A technological data process that creates a digital description of every aspect of a construction project is seeing a dramatic upturn in use, according to industry sources.
Building Information Modeling, otherwise simply known as BIM, is a process that digitally describes everything going on in a given project’s lifespan, from development to design to construction.
The technology, according to the trade publication Planning & Building Control Today, reduces both mistakes and risks for the simple reason that all information regarding a project can be accessed in one place, allowing for more informed decision-making.
The process has proven cost-effective enough to prompt the United Kingdom to mandate that all public sector construction projects must use BIM technology.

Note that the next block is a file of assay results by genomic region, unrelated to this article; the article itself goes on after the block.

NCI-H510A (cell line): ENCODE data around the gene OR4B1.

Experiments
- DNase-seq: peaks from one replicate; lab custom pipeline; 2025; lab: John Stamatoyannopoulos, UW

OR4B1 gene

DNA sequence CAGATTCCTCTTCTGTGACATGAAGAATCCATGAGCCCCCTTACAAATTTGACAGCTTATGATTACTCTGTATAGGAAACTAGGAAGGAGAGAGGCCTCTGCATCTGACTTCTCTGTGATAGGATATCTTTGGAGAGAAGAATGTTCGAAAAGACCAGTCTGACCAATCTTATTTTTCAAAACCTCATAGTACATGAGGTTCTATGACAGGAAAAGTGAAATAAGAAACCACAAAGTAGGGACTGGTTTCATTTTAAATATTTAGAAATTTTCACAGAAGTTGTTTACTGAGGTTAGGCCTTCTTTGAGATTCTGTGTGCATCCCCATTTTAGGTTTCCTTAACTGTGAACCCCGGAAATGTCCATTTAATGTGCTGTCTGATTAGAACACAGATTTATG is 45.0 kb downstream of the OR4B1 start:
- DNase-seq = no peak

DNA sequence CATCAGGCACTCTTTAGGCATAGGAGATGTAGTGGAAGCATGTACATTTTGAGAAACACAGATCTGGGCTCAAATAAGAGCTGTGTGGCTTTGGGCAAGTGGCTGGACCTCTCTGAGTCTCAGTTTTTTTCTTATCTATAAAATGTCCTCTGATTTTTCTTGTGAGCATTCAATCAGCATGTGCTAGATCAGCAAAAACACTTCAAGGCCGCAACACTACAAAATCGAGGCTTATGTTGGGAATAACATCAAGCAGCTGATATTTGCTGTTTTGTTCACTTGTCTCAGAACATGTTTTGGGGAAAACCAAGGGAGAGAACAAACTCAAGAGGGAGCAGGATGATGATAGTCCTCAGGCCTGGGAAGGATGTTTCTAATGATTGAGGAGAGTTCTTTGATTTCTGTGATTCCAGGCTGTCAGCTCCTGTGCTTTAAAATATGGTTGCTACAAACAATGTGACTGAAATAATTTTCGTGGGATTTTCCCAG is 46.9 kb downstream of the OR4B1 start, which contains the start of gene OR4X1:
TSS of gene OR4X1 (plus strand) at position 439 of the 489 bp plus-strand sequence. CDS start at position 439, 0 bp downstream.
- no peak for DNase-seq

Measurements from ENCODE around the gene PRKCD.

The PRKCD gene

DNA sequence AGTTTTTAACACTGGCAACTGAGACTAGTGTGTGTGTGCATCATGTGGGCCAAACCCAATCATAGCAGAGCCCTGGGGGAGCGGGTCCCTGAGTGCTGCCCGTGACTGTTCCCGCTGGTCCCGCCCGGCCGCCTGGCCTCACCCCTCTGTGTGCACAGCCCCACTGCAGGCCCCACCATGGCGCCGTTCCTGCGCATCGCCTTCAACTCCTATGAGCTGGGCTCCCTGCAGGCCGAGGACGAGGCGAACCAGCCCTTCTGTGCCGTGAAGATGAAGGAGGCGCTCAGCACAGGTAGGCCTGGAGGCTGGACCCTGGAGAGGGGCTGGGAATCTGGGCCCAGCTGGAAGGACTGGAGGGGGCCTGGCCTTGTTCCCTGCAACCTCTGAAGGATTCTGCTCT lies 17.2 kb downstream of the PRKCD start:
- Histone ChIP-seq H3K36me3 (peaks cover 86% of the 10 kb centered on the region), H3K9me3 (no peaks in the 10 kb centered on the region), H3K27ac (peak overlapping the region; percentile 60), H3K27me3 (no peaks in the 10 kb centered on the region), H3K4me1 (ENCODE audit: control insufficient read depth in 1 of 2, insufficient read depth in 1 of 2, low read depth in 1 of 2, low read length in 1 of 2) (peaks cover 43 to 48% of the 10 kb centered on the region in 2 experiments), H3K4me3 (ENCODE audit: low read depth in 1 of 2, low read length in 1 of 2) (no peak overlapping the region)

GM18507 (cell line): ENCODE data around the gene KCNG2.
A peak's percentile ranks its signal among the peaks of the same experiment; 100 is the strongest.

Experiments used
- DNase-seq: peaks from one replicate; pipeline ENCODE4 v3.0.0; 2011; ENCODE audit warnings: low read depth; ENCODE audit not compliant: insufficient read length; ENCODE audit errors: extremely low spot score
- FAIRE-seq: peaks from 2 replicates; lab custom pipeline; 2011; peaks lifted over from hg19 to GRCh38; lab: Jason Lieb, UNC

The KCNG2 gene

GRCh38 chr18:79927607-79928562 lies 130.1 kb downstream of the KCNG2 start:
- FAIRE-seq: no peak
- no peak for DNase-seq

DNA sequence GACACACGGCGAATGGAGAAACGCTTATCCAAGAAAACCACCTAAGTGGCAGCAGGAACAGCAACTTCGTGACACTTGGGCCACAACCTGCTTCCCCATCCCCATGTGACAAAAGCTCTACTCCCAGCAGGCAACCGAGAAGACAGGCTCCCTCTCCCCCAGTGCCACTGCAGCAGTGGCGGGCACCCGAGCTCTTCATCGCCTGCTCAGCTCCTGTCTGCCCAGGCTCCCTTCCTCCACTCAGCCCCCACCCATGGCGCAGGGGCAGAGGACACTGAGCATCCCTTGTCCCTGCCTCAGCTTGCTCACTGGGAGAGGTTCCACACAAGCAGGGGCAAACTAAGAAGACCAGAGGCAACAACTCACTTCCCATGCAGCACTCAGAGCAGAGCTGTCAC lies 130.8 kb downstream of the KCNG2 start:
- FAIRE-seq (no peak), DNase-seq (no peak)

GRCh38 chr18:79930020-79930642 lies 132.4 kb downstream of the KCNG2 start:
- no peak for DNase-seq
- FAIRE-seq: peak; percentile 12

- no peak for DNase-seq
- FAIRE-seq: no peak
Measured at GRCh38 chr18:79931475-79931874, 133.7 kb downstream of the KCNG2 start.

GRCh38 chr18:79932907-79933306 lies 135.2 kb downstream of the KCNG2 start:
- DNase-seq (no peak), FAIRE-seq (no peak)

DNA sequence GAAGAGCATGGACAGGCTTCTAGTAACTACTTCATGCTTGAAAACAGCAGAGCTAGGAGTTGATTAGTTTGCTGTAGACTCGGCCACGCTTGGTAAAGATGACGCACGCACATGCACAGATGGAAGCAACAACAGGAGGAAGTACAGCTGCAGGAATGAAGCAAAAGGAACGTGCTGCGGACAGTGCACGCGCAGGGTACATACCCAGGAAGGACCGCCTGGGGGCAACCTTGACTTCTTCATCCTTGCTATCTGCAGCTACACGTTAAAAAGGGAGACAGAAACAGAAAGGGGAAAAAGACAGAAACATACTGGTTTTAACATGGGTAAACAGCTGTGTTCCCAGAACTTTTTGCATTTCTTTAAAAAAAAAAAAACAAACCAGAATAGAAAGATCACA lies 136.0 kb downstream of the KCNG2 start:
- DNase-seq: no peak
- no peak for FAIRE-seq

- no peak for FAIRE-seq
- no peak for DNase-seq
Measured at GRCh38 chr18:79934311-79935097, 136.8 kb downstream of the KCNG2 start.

The downside of the technology, note analysts, may come in how it is used.
According to Planning & Building Control Today, even though the implementation of BIM is regarded as one of today’s top construction trends, “its uptake is still somewhat stagnant with many in the industry failing to fully understand and appreciate its full range.”
Even so, New York-based Zion Market Research, in its Building Information Modeling Market report, is predicting a $10.3 billion BIM market in the U.S. in the next four years, up from $3.5 billion in 2016.
By Garry Boulard
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